George and Elaine Work and their son Ben and his wife Kelly, own and operate Work Ranch in San Miguel, in southern Monterey County. Work Ranch is a 12,000-acre ranch, divided into fifty pastures so both the cattle and grass can be managed better. George described his family as ‘solar energy converters’- “we convert solar energy into usable products, like beef,” –which shows their holistic perspective of the operation. George, a third generation rancher, says, “As ranchers, we are miles ahead of where we were only a few years ago, because of the collaborative initiatives that are ongoing.”
As a life long learner, George has taken many workshops and trainings to learn more about how he can improve the ranching operation. One of the most inspiring was a five-day training in Holistic Managementä, which teaches how to make decisions that are environmentally, socially, and financially sound. George says he is still using the principles he learned in the course on Work Ranch, and as the ranch is transitioning to his son, those lessons remain important.
BEGINNINGS AND BARRIERS
George’s father implemented some of the first conservation practices on the ranch, which both taught and inspired George to continue running the ranch in a similar way. In the 1950’s he worked with CA Department of Fish and Game to install secure quail guzzlers, which provide water for small birds and rodents from collected rainwater. These systems are believed to be some of the first conservation practices implemented on the ranch, and are still maintained by George’s family. The Work family has continued to consider the environment in running their ranch. As new generations are involved in the ranch, new barriers also are experienced, like the extremely low rainfall in 2005 and continuing to work within newly developed regulations.
IMPLEMENTATION & MANAGEMENT
The Works have implemented a number of ecologically beneficial practices on their ranch, starting when George’s father was ranching the property. They have installed cross-fencing, which allows the cattle to be rotated between pastures to allow the forage crop to rest and regrow. The Work’s have been inspired by a new ranching concept that trains cattle to eat nutritious weeds that they otherwise would not eat, and also to train the cattle to stay in a herd. These practices enhance and protect riparian areas without fences, allow for prescriptive grazing, reduces invasive species, controls fuel load, and can also be used for removing fire hazards through crushing brush and healing erosion cuts. George has also implemented water infrastructure development, through the wildlife-friendly trough ramps and ground-level troughs. They continue to monitor the ground level troughs and have seen that they are utilized by many different species, including lizards, mountain lions, raccoons, and deer. The Works also continue to host workshops and guided hunts for pigs, Tule Elk, and deer, on their ranch, which makes up about 30 percent of their annual ranch income, of which a portion goes back to improving wildlife habitat and the freedom explore other environmentally friendly practices.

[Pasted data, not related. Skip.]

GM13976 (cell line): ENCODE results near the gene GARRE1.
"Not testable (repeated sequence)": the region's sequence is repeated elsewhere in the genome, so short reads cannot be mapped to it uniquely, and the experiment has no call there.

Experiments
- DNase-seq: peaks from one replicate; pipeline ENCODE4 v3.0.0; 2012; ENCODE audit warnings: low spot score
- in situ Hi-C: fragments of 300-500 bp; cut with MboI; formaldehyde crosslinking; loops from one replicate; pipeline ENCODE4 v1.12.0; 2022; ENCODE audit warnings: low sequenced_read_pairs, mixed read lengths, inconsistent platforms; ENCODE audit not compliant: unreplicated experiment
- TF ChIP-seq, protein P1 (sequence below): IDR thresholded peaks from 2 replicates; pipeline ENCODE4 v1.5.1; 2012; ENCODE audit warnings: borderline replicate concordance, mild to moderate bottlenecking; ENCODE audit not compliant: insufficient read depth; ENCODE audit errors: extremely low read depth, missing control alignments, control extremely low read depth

The innovations of Work Ranch have inspired neighbors to implement the same wildlife-friendly troughs. George has continued to stay active in the community and participates on the Central Coast Rangeland Coalition and the Roots of Change Stewardship Council. He is a founding member of Rancher Self-Assessment Project, which provides ranchers with a way to evaluate how sustainable their ranch management decisions are. George was also active in acquiring a U.S.D.A. mobile livestock processing plant to increase local ranchers ability to market local products. Work Ranch has future plans for a possible conservation easement, and they are proud to be transitioning into a fourth and fifth generation ranch.